Once we reached Belvedere Road, the bus stopped at the intersection’s red light for a while. Then the light turned green. But we stayed there. Then it turned red again. And…well, we had to stay at that point, because running red lights is illegal. The point is that we were stopped there for a very long time. Eventually, the driver informed us that there was an impromptu detour in effect, and so we had to deviate from the route.

The intersection with Belvedere Road.
Thus, we turned onto Belvedere Road for a block, then onto Olive Ave. This was a significant departure from the scenery along Dixie Highway, since the street was residential and very leafy. But soon, we turned onto Avila Road and then came back onto Dixie Highway, which was…ech.
Another bus on Belvedere Road. 
Well, this is quite nice, isn’t it?
There was a major stop at Southern Boulevard, then we passed by a park. After that, there was another detour, and so we had to turn onto Russlyn Drive. We returned to Olive Ave for a bit, back in the residential neighborhood, but soon we turned onto Puritan Road and came back onto Dixie Highway.

Wow, that just looks like a wall of bushes…
That side street looks to be in pretty poor condition.

And since the remainder of the ride had no more detours, there really isn’t much to talk about for a while. We just stayed on Dixie Highway the whole time, going by all these trashy businesses. I mean, obviously we went past some major streets where there were connections with other routes, but the overall scenery never changed. This might be a bit of a boring post…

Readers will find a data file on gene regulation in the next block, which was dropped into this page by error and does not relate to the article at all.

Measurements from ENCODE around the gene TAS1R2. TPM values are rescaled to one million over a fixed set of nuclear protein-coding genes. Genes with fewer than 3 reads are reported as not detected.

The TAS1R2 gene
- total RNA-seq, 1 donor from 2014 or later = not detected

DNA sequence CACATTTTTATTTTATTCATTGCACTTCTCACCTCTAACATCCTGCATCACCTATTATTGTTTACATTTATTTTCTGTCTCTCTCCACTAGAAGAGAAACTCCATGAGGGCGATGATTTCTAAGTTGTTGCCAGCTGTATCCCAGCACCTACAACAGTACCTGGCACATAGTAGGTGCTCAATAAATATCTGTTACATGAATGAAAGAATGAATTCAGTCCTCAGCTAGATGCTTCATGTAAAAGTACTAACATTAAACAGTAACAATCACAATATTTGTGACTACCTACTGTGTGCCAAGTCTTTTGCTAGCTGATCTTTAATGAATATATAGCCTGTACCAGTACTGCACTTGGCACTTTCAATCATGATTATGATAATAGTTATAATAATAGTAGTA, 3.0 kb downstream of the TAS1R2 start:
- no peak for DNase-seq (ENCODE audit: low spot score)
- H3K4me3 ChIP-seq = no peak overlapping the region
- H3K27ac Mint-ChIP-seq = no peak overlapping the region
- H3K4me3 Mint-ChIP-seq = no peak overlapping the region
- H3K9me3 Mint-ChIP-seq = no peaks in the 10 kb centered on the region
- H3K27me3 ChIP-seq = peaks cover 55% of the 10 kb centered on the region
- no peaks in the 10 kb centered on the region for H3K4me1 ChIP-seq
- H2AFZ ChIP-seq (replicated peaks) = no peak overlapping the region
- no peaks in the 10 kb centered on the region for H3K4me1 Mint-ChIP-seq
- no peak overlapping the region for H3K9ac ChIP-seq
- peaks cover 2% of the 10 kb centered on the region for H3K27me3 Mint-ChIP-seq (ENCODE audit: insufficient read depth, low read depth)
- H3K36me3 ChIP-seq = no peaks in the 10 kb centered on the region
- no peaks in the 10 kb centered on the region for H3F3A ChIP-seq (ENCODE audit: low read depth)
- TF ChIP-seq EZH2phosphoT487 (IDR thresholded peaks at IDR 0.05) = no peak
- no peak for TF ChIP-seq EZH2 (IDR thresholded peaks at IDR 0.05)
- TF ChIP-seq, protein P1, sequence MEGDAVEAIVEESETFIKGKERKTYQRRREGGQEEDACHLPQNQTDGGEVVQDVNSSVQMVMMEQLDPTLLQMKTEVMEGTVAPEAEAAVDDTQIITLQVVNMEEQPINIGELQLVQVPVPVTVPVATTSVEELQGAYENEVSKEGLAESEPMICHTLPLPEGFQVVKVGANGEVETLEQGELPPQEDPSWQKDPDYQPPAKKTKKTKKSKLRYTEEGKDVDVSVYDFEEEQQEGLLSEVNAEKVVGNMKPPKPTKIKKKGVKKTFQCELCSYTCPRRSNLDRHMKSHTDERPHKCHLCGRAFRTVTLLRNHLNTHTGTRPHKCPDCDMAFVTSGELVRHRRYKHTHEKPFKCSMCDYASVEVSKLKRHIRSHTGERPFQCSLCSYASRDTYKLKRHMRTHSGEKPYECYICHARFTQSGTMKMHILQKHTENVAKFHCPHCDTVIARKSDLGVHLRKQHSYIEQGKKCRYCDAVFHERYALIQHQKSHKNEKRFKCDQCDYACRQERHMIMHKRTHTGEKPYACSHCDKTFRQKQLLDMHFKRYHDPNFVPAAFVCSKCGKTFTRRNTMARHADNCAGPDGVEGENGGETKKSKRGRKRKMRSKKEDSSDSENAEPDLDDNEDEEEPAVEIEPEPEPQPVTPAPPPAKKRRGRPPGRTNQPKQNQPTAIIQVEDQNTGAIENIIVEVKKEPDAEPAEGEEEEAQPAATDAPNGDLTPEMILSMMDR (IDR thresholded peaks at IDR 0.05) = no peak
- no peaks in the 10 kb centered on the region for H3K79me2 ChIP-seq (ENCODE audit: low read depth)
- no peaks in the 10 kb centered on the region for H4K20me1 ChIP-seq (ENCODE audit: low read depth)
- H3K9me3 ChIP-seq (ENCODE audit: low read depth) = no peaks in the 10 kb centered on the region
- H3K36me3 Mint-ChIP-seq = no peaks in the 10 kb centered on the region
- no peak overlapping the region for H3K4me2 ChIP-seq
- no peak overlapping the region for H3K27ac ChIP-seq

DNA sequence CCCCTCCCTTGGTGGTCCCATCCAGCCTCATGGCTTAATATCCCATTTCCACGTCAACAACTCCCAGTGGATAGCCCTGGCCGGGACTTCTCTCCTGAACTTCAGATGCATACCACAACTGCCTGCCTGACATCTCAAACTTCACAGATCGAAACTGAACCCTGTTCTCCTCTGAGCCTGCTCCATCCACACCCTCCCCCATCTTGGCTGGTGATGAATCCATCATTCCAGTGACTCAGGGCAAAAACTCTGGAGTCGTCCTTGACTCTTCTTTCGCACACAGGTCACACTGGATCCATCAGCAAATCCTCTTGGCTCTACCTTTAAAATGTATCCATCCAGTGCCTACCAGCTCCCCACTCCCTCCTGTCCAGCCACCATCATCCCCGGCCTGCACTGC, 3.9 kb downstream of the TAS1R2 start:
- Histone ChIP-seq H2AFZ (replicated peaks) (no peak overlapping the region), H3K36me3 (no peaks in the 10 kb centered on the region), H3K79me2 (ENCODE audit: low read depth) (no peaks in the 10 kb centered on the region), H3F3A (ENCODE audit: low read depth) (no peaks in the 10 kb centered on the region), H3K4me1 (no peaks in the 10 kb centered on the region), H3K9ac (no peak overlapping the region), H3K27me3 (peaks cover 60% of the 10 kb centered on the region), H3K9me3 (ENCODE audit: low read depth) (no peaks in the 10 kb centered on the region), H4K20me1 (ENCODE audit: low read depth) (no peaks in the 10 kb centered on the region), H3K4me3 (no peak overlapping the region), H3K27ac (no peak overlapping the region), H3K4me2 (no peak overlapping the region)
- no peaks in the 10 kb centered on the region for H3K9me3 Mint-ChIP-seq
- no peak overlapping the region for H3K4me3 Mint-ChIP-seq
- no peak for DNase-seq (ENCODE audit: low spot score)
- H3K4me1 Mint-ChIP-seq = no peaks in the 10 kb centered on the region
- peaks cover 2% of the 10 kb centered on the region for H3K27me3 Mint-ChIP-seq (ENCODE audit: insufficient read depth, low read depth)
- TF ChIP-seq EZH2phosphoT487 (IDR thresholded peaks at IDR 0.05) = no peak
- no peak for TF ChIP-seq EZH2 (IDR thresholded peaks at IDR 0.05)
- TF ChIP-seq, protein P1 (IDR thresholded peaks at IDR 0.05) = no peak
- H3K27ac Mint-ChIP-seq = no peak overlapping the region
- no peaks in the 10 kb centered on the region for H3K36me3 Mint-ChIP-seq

Okay, now the street’s deserted again.
A shelter on the other side of the road.
Going over a river! Hey, that’s kinda cool, I guess.

The next interesting thing that happened was when we crossed over a river and entered Lake Worth. Maybe this city would offer some more enthralling surroundings…oh wait, there was a McDonald’s right after we crossed the bridge. Yeah, it’s gonna be more of the same stuff, isn’t it?

Some undeveloped land.
An intersection.
Man, that’s a big supermarket.

Eventually, we had a very short break when we reached Lake Ave. Since we were going south, we crossed over it in a few seconds, but looking down that street, we could see downtown Lake Worth. It looked like a legitimately interesting place, with businesses lining a narrow, pedestrian friendly street. It may not be as happening of a city as Delray Beach, where we were headed, but I would probably check Lake Worth out if I had the time. Oh, yeah, and then after that, it got pitty again.

Case in point.
Hey, that building on the right is kind of interesting, I guess…
A side street.

Eventually, the street curved in a southeasterly direction, paralleling a train track on one side. But on the other? Still the same stuff as before. We soon entered the town of Lantana, getting somewhat close to the ocean. It wasn’t enough to get a view, but it was some sort of variety apart from the endless run-down businesses.